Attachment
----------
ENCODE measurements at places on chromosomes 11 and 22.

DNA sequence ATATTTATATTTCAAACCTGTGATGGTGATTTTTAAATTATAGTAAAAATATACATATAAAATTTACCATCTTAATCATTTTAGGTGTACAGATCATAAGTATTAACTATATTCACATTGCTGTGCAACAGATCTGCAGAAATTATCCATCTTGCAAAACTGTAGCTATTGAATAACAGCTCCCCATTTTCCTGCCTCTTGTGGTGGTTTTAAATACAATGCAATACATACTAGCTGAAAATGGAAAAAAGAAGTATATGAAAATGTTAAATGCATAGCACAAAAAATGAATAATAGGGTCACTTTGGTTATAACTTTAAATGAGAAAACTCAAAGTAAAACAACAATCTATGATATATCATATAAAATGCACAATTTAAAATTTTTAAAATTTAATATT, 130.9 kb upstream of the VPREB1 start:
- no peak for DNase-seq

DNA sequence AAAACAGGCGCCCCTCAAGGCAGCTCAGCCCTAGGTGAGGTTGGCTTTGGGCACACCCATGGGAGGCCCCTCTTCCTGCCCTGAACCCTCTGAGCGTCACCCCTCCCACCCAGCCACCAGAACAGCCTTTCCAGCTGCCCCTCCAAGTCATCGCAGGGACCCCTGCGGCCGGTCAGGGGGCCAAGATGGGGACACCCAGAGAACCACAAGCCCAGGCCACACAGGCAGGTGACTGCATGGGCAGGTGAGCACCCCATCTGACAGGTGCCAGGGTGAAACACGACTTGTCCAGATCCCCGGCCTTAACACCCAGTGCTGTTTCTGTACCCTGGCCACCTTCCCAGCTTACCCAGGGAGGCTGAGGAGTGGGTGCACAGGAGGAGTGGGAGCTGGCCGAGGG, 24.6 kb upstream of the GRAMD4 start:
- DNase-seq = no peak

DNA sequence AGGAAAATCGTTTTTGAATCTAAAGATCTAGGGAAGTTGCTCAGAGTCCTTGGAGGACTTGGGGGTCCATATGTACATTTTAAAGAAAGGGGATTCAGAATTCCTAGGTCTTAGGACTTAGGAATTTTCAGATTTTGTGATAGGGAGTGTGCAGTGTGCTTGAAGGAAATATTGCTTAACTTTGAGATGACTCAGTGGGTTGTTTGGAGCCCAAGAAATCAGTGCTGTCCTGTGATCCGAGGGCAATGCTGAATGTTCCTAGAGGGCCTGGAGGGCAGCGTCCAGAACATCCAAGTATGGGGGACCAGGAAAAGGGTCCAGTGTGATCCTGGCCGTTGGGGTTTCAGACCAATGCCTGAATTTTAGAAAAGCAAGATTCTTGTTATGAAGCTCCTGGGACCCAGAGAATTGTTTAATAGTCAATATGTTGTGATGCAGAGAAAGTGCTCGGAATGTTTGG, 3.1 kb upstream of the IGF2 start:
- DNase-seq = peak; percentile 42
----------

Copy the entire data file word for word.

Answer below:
ENCODE measurements at places on chromosomes 11 and 22.

DNA sequence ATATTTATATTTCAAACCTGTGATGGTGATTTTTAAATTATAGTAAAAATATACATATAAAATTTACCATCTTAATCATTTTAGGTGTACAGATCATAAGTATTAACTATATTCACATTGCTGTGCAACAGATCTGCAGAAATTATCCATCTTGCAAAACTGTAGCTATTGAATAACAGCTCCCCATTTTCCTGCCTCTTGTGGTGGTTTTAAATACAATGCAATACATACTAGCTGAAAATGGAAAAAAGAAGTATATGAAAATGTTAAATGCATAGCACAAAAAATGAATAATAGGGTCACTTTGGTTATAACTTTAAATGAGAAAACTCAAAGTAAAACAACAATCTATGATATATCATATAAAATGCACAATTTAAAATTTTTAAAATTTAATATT, 130.9 kb upstream of the VPREB1 start:
- no peak for DNase-seq

DNA sequence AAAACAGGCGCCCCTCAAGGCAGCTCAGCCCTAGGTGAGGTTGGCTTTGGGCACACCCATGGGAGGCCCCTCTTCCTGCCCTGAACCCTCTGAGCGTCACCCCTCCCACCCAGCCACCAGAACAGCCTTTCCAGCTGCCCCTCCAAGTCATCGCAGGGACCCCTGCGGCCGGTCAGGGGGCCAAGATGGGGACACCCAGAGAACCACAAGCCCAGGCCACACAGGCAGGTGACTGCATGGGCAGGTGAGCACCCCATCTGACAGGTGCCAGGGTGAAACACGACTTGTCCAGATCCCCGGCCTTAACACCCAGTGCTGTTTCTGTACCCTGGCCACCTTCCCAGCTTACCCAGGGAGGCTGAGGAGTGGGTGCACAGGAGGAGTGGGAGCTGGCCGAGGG, 24.6 kb upstream of the GRAMD4 start:
- DNase-seq = no peak

DNA sequence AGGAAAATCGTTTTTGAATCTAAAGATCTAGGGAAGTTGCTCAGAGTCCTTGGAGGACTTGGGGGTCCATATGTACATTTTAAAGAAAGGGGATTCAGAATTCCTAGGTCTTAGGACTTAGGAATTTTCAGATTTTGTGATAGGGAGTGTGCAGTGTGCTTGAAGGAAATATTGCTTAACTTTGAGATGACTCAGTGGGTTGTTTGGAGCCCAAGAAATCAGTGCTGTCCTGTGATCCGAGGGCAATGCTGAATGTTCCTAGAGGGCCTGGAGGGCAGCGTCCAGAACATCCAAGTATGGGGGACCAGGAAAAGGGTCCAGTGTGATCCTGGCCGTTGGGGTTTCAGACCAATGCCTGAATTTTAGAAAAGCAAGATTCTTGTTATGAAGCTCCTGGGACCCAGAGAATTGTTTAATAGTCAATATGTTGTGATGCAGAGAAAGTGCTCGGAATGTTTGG, 3.1 kb upstream of the IGF2 start:
- DNase-seq = peak; percentile 42